Re: Current unbalance in 3 phase induction motor under no load

06/11/2018 6:03 AM

Put a load onto it, and see what happens then.

If there are any remaining concerns, then take it back to the re-winder and claim under their warranty arrangements.

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#5

Re: Current Unbalance In 3 Phase Induction Motor Under No Load

06/11/2018 8:32 AM

Check that the W winding is connected the same way as the U and V ones. One might expect something strange if it were 180deg out-of-phase.

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#8
In reply to #5

Re: Current Unbalance In 3 Phase Induction Motor Under No Load

06/11/2018 3:31 PM

PWS, I give you G.A. for that - just came back to pose same question myself.

The question for Quaiser OP is ..

Does the motor have three or six terminals or leads?

With six, the installer could have made a polarity error on-site. With three, it is a motor internal problem.

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#10
In reply to #5

Re: Current Unbalance In 3 Phase Induction Motor Under No Load

06/11/2018 10:28 PM

I'm thinking that you might have hit it on the head.

If W were connected backward, it would be bucking the stator field produced by U and V, resulting in less current, which is what we're seeing. The reversal could be external or internal to the motor.

To detect a reversal inside the motor, here's an idea (which I've never tried, but I think it will work).

If you energize only one winding with low voltage AC, there should be an induced voltage on the other two windings. If everything is correct, the voltage on these two windings should be in opposite phase with each other. (See diagram above)

But if W is reversed:

If you energize W, U and V will be out-of-phase. (both U and V are OK)

If you energize U, W will be in-phase with V. (both W and V are not OK)

If you energize V, W will be in-phase with U. (both W and U are not OK)

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#11
In reply to #10

Re: Current Unbalance In 3 Phase Induction Motor Under No Load

06/12/2018 12:20 AM

I'm thinking that you might have hit it on the head.

If W were connected backward, it would be bucking the stator field produced by U and V, resulting in less current, which is what we're seeing. The reversal could be external or internal to the motor.

To detect a reversal inside the motor, here's an idea (which I've never tried, but I think it will work).

CORRECTION: (Sorry, got it backward)

If you energize only one winding with low voltage AC, there should be an induced voltage on the other two windings. If everything is correct, the voltage on these two windings should be in phase with each other (since one leads physically by 120 degrees and the other lags by 120 degrees).

But if W is reversed:

If you energize W, U and V will be in-phase. (both U and V are OK)

If you energize U, W will be out-of-phase with V. (both W and V are not OK)

If you energize V, W will be out-of-phase with U. (both W and U are not OK)

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#13
In reply to #11

Re: Current Unbalance In 3 Phase Induction Motor Under No Load

06/12/2018 5:43 AM

With a reversed winding the current in that winding goes up not down. The other tell-tail is a growling noise from the motor.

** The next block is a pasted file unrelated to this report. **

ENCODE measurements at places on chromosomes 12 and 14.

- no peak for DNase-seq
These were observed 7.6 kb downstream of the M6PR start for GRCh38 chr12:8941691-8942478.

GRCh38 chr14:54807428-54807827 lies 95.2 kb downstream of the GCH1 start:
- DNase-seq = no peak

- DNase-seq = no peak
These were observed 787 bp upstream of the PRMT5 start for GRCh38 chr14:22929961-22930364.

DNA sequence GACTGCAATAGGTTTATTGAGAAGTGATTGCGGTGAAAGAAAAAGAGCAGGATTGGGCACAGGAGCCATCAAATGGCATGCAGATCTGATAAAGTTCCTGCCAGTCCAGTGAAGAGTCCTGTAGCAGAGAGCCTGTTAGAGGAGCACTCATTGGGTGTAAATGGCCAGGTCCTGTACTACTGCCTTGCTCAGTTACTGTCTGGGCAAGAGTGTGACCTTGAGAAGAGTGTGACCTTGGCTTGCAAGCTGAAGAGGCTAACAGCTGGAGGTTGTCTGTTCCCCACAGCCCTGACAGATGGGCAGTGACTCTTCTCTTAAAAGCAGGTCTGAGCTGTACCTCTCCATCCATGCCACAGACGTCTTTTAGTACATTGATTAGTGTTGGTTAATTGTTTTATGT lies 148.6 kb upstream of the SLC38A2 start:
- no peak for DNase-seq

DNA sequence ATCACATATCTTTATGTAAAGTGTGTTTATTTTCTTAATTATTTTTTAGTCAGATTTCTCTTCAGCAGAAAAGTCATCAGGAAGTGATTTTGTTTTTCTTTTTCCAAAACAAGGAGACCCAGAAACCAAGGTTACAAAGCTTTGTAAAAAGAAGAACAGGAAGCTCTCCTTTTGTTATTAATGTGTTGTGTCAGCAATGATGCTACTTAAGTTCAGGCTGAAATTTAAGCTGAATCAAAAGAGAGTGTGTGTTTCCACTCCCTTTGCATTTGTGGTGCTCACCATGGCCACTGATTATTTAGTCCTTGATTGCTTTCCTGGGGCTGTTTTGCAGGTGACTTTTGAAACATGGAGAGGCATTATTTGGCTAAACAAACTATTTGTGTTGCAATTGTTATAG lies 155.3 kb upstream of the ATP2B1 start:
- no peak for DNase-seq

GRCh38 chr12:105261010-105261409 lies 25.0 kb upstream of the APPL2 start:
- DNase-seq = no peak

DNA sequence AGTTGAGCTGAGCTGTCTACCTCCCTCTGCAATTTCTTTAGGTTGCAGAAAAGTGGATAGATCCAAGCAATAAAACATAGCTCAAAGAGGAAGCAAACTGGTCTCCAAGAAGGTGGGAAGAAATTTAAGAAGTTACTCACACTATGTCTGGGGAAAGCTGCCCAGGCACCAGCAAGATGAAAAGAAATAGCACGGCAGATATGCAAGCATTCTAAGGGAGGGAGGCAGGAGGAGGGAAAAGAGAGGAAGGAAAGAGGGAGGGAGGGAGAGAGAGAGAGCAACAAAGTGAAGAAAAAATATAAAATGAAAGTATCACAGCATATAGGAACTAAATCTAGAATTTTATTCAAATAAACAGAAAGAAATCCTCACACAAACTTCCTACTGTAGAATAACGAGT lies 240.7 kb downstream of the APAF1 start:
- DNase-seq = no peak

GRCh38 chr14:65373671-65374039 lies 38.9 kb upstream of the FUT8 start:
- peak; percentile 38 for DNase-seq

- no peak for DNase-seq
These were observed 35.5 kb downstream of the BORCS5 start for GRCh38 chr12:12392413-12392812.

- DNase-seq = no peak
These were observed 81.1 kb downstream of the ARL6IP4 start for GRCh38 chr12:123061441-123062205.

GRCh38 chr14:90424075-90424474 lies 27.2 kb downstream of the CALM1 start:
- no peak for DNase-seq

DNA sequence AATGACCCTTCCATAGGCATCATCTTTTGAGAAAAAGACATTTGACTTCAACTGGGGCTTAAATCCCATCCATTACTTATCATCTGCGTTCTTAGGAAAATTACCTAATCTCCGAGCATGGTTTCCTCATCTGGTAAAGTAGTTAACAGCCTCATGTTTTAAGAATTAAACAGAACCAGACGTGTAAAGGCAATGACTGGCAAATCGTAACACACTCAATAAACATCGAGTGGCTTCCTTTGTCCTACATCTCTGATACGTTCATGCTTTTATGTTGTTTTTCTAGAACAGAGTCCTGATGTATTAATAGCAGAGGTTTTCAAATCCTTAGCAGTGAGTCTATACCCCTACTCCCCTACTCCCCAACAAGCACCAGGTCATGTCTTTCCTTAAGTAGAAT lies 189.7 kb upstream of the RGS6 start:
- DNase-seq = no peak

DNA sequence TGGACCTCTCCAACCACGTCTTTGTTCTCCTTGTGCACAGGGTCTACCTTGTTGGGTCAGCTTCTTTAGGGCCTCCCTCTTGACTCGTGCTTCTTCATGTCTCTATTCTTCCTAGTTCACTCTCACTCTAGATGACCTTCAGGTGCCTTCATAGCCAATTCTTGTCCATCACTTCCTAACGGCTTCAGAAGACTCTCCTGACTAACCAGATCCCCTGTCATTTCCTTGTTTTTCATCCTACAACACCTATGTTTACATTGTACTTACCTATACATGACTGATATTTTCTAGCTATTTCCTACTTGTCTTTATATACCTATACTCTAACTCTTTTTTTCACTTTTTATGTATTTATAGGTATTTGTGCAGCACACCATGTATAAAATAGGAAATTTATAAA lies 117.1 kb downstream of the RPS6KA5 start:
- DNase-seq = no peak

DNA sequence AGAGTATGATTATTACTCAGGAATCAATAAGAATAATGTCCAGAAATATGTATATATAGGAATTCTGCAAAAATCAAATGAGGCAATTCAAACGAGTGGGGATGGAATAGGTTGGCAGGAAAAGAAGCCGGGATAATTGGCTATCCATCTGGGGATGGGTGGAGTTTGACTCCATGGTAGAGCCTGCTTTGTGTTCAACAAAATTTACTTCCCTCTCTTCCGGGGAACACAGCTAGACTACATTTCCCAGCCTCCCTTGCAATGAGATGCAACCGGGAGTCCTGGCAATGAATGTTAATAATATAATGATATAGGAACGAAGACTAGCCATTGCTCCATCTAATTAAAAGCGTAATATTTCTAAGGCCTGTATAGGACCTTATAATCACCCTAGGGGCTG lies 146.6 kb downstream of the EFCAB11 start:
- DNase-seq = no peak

Rixter’s test method in #11 is correct and works.

Another way of finding a reversed winding is by trial and error. Reverse one winding and run the motor, if it makes no difference, swap it back and try each winding in turn.

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#6

Re: Current Unbalance In 3 Phase Induction Motor Under No Load

06/11/2018 8:38 AM

There's a pretty easy way to check where the problem is - just swap all supply leads to different motor terminals and recheck the currents, if the low reading is still in the same supply lead then the problem is with the supply, if it has now shifted to another supply lead then the problem is with the motor.

If it's the motor then send it back, if it's the supply then further examination is required in that direction.

Make sure you are not going to have a mishap if the motor runs backwards during this test

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#7

Re: Current Unbalance in Three-phase Induction Motor Under No Load

06/11/2018 10:55 AM

I'm with Spades about isolating the source of the problem, and I'm willing to bet it's the motor rewinding, especially since nothing about the supply or the motor iron should have changed. More than likely there's a pair or more of individual coils that are either out of sequence, with reversed polarity, in the wrong slot, wound in the wrong physical direction, etc., etc.

The DC resistance test will only show that the windings are approximately equal in resistance as a group, but will not pick up an individual coil that is wired backwards, in the wrong sequence, or in the wrong slot.

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#12

Re: Current Unbalance in Three-phase Induction Motor Under No Load

06/12/2018 2:53 AM

Have you checked the 3p input voltage? Last week mine was 128v x 1, 280v x 2.

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#14

Re: Current Unbalance in Three-phase Induction Motor Under No Load

06/12/2018 6:40 AM

In a 2 pole / 30 HP motor it is likely that the 2 groups of coils are connected parallel and that each coil is build up by using 2 or more cupper wires parallel. The reason for this is that the ratio current over cupper-wire-area must be in the range 8-12 A/mm square. If this is not the case the cupper wire will heat up and the wire isolation will be destroyed.

A second reason to use wires parallel is that it is much prettier to work with small diameter wire, they are much easier to handle.

So a 30Hp / 380V motor takes full load +/- 46A (P = I * U * sqrt3 * power factor * efficiency) or (22000W = 46A * 380V * 1.73 * 0.8 * 0.9)

When connected in delta, this gives per phase 46 / 1.73 = 27 A